Refuge sought in Ctg

22 Rohingyas flee persecution across border

13 December 2016

A group of 22 Rohingyas fleeing persecution in Myanmar has crossed the Bangladesh border and now seek refuge in Chittagong.
A crowd of curious locals gathered around the group, which included five children, as they waited in an open area next to the city's Andarkilla Jame Mosque on Sunday evening.
Some policemen were also seen in the area. The group said they had fled from the Maungdaw area  in Myanmar's Rakhine state, crossed the border at Kutupalang in Cox's Bazar's Teknaf district, and had arrived in Chittagong that very day. Fifty-year-old Nasima Khatun said she had been a resident of Hatiparha village in the Maungdaw area. She described an attack on her village to, saying armed groups surrounded the village, shot and beat the men to death and tortured the women. "They would take 50 to 60 of the men at a time, kill them and dump the bodies in holes." After the attack, 8-10 days ago, Nasima fled with her son, daughter-in-law, grandson, daughter and son-in-law. Her daughter, Julekha, was lost on the way, she said. The family paid a middleman 40,000 Burmese kyat for the boat journey from Myanmar to Bangladesh. On reaching Bangladesh, they sought refuge at Cox Bazar's Kutupalang. "We have no home there," Nasima said. "There wasn't even enough room for all of us to sleep. We could only sit. So we decided to come here."
Worshippers at the mosque arranged food for the group after they sought refuge there.
Md Kashem, a 24-year-old Madrasa student, fled Maungdaw's Shilkhali village with seven members of his family. He says they paid 30,000 Burmese kyat to travel across the border on the Naf river.
The family fled after Kashem's older brother, Ali Jahar, was murdered by armed assailants.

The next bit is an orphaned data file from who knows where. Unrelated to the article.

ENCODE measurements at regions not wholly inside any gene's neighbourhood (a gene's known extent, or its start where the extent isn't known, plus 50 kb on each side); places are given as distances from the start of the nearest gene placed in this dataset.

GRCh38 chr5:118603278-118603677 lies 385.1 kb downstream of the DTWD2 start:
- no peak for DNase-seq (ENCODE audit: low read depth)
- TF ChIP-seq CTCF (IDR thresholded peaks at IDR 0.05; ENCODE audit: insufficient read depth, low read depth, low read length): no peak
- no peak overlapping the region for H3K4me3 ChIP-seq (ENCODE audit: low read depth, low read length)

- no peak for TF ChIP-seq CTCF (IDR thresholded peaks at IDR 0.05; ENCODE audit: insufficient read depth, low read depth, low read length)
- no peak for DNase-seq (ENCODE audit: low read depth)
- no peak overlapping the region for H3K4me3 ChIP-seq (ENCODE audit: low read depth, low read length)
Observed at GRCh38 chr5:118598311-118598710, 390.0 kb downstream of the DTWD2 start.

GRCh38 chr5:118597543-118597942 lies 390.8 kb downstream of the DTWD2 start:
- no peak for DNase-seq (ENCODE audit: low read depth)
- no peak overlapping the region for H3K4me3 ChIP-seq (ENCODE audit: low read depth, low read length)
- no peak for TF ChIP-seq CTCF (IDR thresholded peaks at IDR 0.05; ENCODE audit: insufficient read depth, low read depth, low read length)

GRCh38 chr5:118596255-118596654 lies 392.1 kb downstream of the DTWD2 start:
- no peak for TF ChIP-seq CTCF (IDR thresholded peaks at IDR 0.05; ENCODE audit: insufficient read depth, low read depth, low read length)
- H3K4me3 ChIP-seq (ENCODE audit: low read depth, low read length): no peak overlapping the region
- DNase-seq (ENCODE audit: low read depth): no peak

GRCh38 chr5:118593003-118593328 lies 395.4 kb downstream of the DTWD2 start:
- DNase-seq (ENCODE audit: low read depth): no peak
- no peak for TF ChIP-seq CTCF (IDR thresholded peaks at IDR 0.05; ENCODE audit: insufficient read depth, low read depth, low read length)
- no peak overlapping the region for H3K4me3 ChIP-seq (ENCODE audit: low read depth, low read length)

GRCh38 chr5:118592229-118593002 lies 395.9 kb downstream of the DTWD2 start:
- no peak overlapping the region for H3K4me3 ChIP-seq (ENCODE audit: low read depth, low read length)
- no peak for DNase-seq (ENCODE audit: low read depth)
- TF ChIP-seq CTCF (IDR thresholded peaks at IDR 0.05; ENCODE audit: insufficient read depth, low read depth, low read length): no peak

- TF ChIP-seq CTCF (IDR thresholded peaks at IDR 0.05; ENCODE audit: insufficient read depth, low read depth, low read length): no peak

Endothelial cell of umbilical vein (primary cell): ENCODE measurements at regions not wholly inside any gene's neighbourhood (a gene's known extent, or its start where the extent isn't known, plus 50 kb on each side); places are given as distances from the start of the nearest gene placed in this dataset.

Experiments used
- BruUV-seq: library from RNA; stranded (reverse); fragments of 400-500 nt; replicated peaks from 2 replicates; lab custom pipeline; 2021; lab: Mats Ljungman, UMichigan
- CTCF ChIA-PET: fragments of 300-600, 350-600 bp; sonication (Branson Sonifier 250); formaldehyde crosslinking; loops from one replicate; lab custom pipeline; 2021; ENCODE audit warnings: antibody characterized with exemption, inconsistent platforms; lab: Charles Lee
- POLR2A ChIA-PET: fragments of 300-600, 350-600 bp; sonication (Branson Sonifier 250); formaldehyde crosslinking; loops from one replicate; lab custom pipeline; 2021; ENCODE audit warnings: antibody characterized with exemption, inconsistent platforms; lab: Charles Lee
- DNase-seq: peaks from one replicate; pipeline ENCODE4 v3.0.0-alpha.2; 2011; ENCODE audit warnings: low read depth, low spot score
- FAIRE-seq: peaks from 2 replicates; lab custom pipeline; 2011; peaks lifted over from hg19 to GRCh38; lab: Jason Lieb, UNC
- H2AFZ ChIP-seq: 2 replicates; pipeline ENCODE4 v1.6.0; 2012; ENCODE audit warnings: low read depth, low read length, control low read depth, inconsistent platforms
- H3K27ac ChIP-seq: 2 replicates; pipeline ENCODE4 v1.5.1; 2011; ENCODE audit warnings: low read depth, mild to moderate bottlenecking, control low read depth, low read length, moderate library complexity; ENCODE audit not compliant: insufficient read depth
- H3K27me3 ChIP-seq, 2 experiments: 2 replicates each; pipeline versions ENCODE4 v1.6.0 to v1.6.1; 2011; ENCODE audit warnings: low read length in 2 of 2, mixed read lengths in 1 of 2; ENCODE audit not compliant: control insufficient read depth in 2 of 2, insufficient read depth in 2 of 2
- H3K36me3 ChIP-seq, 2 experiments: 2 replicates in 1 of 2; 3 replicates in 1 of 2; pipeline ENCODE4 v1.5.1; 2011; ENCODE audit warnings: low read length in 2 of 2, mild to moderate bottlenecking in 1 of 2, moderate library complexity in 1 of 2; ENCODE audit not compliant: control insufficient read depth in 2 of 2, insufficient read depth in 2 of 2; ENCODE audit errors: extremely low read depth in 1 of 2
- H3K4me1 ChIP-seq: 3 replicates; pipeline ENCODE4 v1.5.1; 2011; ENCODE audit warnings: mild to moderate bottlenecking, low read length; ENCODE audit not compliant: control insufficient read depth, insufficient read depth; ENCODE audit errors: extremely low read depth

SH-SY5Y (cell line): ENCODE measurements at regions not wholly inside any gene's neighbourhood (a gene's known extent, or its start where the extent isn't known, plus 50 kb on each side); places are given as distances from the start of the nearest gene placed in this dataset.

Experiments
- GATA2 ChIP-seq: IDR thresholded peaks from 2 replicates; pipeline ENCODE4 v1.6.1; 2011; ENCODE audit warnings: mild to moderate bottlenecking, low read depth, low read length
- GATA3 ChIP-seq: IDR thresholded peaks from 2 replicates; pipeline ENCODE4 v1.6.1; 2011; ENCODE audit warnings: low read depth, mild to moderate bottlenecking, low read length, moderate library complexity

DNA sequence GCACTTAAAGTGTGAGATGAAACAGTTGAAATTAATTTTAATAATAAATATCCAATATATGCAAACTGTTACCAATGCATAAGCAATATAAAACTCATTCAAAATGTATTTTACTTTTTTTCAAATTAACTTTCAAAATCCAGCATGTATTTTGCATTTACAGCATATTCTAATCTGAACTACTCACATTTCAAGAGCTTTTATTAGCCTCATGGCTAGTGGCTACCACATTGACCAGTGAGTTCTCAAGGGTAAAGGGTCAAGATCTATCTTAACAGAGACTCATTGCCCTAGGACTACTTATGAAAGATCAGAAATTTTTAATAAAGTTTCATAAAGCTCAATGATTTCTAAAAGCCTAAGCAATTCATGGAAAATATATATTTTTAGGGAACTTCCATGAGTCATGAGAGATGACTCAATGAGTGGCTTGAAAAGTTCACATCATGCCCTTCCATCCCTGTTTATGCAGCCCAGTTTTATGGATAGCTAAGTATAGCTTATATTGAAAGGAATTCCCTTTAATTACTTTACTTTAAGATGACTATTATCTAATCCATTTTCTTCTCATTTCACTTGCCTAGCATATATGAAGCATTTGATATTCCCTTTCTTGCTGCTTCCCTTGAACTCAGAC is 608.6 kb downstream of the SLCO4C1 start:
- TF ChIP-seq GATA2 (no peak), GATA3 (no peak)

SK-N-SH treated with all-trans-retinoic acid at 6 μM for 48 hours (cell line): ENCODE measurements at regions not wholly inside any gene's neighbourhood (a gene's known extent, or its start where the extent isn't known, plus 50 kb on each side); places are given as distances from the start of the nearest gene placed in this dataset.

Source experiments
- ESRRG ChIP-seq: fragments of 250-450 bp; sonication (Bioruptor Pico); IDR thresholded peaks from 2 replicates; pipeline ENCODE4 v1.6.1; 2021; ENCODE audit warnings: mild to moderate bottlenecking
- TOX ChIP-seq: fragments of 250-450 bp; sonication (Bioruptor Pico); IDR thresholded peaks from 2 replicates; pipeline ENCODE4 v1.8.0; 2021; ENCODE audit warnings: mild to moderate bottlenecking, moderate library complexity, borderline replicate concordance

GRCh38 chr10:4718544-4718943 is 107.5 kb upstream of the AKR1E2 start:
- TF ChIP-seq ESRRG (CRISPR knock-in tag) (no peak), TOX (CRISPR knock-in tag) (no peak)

His widow, 'Anwara' told "We fled to a neighbouring village immediately after a group shot and killed my husband." "We were in Kutupalang," said Kashem. "The locals said we would need money to build houses. But we had no Bangladeshi taka. The locals said we could find money here, so here we are. Once we raise enough money we'll go back to Kutupalang."
Though the group managed to reach Chittagong with the help of two Kutupalang residents, the Rohingyas do not know anyone in the city. Asked about the group, Kotwali Police Station Inspector Nur Ahmed told "We have sent a team to look into the matter and will be able to provide more details after they return." Bangladesh has been witnessing a wave of Rohingya refugees ever since the Myanmar military began a crackdown in Rakhine state three months ago. Bangladesh border guards have been pushing back boats with refugees from various points of the border.
Tens of thousands of Rohingyas have fled to Bangladesh since the Myanmar army started a massive crackdown against them in 1979. In 2012 the Bangladesh government barred Rohingyas from entering Bangladesh and have not relented since. Prime Minister Sheikh Hasina has said, however, that those Rohingyas who had already entered Bangladesh would be provided with humanitarian assistance. But she said no militancy will be tolerated.

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